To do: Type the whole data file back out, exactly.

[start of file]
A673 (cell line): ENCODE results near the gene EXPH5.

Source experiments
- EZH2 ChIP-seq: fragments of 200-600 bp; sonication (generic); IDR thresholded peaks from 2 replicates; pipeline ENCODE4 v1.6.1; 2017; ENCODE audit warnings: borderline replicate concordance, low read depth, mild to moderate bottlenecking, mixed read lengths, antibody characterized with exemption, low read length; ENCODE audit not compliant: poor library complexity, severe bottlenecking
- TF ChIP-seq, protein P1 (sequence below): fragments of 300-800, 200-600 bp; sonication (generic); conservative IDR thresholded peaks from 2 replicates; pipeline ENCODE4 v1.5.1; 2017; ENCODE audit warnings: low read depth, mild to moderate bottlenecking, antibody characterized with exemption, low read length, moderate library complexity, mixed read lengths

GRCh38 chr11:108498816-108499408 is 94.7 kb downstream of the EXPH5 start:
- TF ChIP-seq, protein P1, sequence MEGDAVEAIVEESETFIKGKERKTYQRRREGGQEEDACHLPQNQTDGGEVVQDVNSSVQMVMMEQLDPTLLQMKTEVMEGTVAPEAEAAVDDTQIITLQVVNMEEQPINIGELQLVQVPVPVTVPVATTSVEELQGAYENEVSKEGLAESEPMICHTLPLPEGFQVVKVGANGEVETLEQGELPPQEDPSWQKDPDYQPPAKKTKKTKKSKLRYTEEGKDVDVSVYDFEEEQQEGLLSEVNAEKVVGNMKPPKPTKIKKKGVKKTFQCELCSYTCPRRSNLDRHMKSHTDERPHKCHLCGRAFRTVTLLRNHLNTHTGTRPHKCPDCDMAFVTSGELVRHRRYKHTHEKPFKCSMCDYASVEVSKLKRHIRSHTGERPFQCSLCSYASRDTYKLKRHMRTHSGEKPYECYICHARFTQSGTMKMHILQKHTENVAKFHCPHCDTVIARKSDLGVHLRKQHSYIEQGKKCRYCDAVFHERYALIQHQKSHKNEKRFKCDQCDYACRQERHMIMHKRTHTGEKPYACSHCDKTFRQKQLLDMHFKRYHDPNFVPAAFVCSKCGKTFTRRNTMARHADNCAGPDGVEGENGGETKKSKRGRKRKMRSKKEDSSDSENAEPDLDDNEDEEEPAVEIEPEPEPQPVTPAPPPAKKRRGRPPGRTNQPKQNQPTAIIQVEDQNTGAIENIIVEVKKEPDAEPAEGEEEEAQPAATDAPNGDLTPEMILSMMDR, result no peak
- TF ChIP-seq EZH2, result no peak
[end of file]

A673 (cell line): ENCODE results near the gene EXPH5.

Source experiments
- EZH2 ChIP-seq: fragments of 200-600 bp; sonication (generic); IDR thresholded peaks from 2 replicates; pipeline ENCODE4 v1.6.1; 2017; ENCODE audit warnings: borderline replicate concordance, low read depth, mild to moderate bottlenecking, mixed read lengths, antibody characterized with exemption, low read length; ENCODE audit not compliant: poor library complexity, severe bottlenecking
- TF ChIP-seq, protein P1 (sequence below): fragments of 300-800, 200-600 bp; sonication (generic); conservative IDR thresholded peaks from 2 replicates; pipeline ENCODE4 v1.5.1; 2017; ENCODE audit warnings: low read depth, mild to moderate bottlenecking, antibody characterized with exemption, low read length, moderate library complexity, mixed read lengths

GRCh38 chr11:108498816-108499408 is 94.7 kb downstream of the EXPH5 start:
- TF ChIP-seq, protein P1, sequence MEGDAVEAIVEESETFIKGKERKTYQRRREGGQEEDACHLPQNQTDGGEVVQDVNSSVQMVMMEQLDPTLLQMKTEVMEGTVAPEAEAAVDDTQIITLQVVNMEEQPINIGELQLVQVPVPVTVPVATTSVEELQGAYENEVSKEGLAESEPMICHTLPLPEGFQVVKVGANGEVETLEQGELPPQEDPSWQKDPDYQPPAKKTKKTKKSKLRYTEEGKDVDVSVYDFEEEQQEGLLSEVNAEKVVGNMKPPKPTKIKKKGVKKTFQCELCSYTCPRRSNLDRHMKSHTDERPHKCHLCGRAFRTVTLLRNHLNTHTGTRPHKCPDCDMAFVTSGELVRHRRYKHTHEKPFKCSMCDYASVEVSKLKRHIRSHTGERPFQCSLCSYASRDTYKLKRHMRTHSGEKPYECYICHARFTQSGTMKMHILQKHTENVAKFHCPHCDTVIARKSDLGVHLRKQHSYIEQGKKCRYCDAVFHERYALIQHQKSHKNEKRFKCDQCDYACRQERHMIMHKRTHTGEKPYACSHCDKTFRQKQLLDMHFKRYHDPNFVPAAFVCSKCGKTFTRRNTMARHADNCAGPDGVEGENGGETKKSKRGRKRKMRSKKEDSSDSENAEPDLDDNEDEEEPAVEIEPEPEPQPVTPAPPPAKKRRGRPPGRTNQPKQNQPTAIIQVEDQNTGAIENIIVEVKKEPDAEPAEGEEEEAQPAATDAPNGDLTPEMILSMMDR, result no peak
- TF ChIP-seq EZH2, result no peak